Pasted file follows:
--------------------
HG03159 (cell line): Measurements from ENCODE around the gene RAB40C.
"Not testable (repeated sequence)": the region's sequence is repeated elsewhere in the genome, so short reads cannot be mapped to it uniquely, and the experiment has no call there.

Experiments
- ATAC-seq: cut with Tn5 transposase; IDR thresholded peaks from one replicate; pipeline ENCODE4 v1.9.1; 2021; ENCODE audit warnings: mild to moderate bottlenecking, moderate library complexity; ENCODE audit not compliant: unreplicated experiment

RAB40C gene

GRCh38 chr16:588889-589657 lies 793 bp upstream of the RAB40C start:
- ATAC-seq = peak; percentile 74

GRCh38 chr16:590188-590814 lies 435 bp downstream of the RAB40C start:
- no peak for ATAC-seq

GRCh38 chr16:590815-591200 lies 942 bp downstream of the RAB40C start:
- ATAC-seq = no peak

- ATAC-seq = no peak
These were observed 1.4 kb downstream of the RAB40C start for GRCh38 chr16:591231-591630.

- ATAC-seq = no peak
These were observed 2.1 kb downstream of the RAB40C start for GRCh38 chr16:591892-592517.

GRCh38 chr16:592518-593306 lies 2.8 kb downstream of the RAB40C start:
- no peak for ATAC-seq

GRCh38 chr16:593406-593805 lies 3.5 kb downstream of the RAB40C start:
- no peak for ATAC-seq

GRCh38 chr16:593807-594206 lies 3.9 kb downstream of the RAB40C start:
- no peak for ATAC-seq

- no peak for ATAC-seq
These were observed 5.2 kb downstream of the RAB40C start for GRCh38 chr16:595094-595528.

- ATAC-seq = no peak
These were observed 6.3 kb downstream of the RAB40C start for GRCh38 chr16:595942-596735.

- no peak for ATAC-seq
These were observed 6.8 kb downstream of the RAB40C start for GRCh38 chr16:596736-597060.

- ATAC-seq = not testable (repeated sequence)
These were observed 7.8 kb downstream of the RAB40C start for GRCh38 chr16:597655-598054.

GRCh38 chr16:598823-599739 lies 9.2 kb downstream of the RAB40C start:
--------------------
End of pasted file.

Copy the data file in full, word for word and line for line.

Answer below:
HG03159 (cell line): Measurements from ENCODE around the gene RAB40C.
"Not testable (repeated sequence)": the region's sequence is repeated elsewhere in the genome, so short reads cannot be mapped to it uniquely, and the experiment has no call there.

Experiments
- ATAC-seq: cut with Tn5 transposase; IDR thresholded peaks from one replicate; pipeline ENCODE4 v1.9.1; 2021; ENCODE audit warnings: mild to moderate bottlenecking, moderate library complexity; ENCODE audit not compliant: unreplicated experiment

RAB40C gene

GRCh38 chr16:588889-589657 lies 793 bp upstream of the RAB40C start:
- ATAC-seq = peak; percentile 74

GRCh38 chr16:590188-590814 lies 435 bp downstream of the RAB40C start:
- no peak for ATAC-seq

GRCh38 chr16:590815-591200 lies 942 bp downstream of the RAB40C start:
- ATAC-seq = no peak

- ATAC-seq = no peak
These were observed 1.4 kb downstream of the RAB40C start for GRCh38 chr16:591231-591630.

- ATAC-seq = no peak
These were observed 2.1 kb downstream of the RAB40C start for GRCh38 chr16:591892-592517.

GRCh38 chr16:592518-593306 lies 2.8 kb downstream of the RAB40C start:
- no peak for ATAC-seq

GRCh38 chr16:593406-593805 lies 3.5 kb downstream of the RAB40C start:
- no peak for ATAC-seq

GRCh38 chr16:593807-594206 lies 3.9 kb downstream of the RAB40C start:
- no peak for ATAC-seq

- no peak for ATAC-seq
These were observed 5.2 kb downstream of the RAB40C start for GRCh38 chr16:595094-595528.

- ATAC-seq = no peak
These were observed 6.3 kb downstream of the RAB40C start for GRCh38 chr16:595942-596735.

- no peak for ATAC-seq
These were observed 6.8 kb downstream of the RAB40C start for GRCh38 chr16:596736-597060.

- ATAC-seq = not testable (repeated sequence)
These were observed 7.8 kb downstream of the RAB40C start for GRCh38 chr16:597655-598054.

GRCh38 chr16:598823-599739 lies 9.2 kb downstream of the RAB40C start: